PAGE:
Broke Da Mout’

Broke Da Mout’

Roy's dessert

Broke da mout’ dessert at Roy’s. Photo by Janet Miller

by Janet Miller

My neighbor is the executive chef for Roy’s Restaurant in Po`ipu, on Kaua`i’s sunny south side.

She’s very grateful that I take care of her two sweet dogs while she works her 14-hour days.

We got to talking one day about some of her specialty dishes and all the other fabulous fare on the menu. She suggested, “Why don’t you and your husband come out and have dinner there one of these evenings?”

“OK,” I said. “Let me see if I can get a home equity loan and we’ll do that!”

She replied, “No — you would be my guests.”

“OK, we’d be delighted!” was my response. “How about Saturday?”

Chef Mel smiled and assured me that she would take care of everything, including the reservations.  She asked me if there is anything that we don’t like or are allergic to. Since I truly enjoy food in every form, I told her that we would be totally in her culinary hands.

“Surprise us!” I said.

My husband Joe and I took showers and put on some of the better clothes from the back section of the closet for the occasion. We showed up as the restaurant opened.

Elegantly dressed Leah asked if we had a reservation. As I began to explain that Chef Mel made the arrangements, Leah nearly snapped to attention, and gushed, “Oh, you’re Mrs. Miller! Come right this way!” and showed us to a perfectly situated table.

Our ultra-professional server, Mikey, appeared out of nowhere, introduced himself, plucked my napkin from the table, flapped it with a flourish to unfold it and floated it onto my lap.

Mikey suggested that I start off with a “top shelf Mai tai,” of which I happily partook. I don’t know why they keep them on the top shelf, but it was tasty.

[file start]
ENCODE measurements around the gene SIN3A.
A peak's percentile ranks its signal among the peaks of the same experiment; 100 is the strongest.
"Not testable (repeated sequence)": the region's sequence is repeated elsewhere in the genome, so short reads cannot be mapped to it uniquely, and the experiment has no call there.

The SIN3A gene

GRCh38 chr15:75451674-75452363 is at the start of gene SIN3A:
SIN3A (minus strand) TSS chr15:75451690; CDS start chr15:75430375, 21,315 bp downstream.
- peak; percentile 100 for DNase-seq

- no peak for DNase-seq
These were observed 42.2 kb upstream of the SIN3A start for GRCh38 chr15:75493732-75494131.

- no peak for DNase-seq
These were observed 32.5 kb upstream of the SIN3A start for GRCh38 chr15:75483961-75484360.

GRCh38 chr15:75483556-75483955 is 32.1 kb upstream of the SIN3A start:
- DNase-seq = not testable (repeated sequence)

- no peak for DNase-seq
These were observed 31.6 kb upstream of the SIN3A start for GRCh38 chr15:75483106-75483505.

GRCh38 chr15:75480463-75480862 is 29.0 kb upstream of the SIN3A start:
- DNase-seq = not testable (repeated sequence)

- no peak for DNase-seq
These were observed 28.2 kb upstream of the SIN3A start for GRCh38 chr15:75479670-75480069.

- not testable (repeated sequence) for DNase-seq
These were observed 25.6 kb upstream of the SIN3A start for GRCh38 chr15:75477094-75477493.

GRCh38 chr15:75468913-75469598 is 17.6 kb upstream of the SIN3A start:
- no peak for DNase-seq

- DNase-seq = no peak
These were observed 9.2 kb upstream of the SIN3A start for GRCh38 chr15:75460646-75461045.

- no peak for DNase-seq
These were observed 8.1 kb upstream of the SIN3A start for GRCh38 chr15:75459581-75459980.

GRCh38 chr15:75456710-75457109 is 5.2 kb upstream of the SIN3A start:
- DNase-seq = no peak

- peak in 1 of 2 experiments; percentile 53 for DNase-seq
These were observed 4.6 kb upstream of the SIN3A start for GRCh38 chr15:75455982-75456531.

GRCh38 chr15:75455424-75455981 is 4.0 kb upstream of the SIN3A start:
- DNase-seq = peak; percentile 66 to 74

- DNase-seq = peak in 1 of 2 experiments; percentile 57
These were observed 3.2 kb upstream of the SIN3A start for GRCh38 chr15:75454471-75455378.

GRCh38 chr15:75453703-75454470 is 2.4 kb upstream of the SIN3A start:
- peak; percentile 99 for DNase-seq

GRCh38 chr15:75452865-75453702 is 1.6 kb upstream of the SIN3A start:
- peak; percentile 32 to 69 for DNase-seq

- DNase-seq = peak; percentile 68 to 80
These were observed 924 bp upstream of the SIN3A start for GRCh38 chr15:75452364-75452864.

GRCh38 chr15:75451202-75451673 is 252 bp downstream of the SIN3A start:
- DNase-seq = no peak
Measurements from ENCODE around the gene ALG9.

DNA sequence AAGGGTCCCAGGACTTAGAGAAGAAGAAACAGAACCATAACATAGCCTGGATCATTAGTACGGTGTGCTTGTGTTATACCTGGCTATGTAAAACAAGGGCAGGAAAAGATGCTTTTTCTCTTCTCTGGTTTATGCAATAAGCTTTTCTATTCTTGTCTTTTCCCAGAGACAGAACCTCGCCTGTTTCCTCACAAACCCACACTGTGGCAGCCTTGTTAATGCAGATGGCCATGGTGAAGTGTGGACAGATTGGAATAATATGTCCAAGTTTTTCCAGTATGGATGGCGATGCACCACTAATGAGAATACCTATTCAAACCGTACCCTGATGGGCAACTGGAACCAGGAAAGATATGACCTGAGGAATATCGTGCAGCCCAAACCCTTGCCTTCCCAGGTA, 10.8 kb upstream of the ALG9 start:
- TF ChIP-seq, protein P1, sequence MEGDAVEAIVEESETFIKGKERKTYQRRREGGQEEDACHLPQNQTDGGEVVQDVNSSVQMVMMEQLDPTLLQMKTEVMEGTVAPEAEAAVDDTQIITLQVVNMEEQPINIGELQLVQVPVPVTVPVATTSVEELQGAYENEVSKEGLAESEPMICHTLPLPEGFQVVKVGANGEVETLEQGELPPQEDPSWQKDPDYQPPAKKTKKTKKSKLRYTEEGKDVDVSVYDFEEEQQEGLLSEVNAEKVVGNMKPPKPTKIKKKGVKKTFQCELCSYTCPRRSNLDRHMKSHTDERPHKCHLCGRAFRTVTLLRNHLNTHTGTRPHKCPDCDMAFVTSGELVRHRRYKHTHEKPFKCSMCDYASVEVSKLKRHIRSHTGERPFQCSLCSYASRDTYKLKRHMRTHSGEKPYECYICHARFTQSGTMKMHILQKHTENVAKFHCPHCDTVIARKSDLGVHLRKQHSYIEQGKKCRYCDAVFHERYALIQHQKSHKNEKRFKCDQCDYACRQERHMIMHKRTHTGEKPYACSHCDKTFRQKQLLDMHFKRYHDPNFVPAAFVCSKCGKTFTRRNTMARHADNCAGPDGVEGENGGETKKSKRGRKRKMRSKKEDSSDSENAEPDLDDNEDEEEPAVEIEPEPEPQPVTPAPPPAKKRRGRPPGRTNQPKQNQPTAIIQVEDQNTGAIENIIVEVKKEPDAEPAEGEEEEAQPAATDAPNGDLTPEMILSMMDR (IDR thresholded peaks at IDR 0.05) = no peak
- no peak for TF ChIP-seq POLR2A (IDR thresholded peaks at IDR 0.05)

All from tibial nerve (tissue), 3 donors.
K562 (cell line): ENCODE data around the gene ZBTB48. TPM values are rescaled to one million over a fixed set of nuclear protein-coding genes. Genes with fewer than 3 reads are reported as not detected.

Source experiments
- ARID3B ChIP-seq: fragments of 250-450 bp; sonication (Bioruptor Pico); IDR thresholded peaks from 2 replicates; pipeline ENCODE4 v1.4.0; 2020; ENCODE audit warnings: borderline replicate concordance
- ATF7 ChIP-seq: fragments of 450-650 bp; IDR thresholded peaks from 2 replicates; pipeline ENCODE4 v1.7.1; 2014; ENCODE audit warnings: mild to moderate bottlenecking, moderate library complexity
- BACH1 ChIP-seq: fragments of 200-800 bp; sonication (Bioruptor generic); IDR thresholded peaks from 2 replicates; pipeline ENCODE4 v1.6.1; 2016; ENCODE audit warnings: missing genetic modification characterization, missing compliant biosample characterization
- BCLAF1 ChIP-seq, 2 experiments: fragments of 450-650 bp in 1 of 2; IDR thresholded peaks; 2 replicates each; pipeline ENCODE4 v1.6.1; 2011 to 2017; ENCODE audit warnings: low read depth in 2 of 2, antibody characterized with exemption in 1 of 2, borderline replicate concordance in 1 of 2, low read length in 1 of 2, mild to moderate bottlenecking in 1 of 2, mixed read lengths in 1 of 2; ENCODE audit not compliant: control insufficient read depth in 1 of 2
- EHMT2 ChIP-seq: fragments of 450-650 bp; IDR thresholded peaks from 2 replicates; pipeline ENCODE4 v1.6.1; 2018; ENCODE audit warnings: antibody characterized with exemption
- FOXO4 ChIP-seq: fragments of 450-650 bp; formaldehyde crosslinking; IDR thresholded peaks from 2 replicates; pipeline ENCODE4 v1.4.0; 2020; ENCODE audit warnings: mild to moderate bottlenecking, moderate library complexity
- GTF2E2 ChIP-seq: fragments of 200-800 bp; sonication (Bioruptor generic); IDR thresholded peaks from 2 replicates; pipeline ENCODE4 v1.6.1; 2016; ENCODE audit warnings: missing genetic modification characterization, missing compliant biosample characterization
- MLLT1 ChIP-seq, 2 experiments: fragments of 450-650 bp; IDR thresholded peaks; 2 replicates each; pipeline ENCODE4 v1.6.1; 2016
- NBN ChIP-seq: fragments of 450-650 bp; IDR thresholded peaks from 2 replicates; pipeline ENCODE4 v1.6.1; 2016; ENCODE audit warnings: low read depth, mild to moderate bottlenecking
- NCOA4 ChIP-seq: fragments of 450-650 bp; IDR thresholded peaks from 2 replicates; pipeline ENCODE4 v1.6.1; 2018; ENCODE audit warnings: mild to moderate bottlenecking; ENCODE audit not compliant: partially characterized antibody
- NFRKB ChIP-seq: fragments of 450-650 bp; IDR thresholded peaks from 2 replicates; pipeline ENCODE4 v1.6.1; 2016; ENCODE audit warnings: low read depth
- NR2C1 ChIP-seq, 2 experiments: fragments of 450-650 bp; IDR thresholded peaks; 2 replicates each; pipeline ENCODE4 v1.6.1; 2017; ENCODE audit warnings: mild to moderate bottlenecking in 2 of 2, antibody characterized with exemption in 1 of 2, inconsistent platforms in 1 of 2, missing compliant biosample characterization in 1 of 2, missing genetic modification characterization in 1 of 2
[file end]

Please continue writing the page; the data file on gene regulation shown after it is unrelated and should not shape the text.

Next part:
The first thing Chef Mel sent out to our table was a platter of four different kinds of appetizers. I would have called them BBQ ribs, ravioli, pot stickers and shrimp on a stick, but Roy knows them by the more fitting designations: Mongolian ribs, Seafood moon ravioli, Kalbi beef gyozas and seared shrimp sticks. They were divine. Mikey knew every ingredient and described each one.

My entrée came out next — a seafood combination with sauces that were orgasmic. It was all I could do to not pick up the plate and lick it clean.

Joe’s entrée was a prime rib with another heavenly sauce.

Finally, the dessert chef, Karen, honored us with four sweet masterpieces: roasted banana creme brulee, chocolate soufflé, pineapple upside-down cake and apple volcano. She wrote in chocolate syrup around the edge of the platter, “Aloha Janet and Joe.” That, too, was delicious.

Joe and I could not have been treated more royally.  But, as I glanced around, I could see that everyone was being served just as well as we were… except for when Chef Mel, in her formal “whites” came out to our table to ask us if everything was to our satisfaction. Robin, the assistant manager, joined her.

The woman at the next table kept eyeing us, trying to determine what kind of VIPs we were. As we stood to leave, Joe leaned over to her, nodded in my direction,  and whispered, “Meryl Streep.”

Janet Miller

Janet Miller

Janet Miller has a desire to eventually touch every life on Kaua’i in a positive way. Read her columns online at forkauaionline.com on the seventh day of every month.

By | 2016-11-10T05:42:27+00:00 January 7th, 2013|0 Comments

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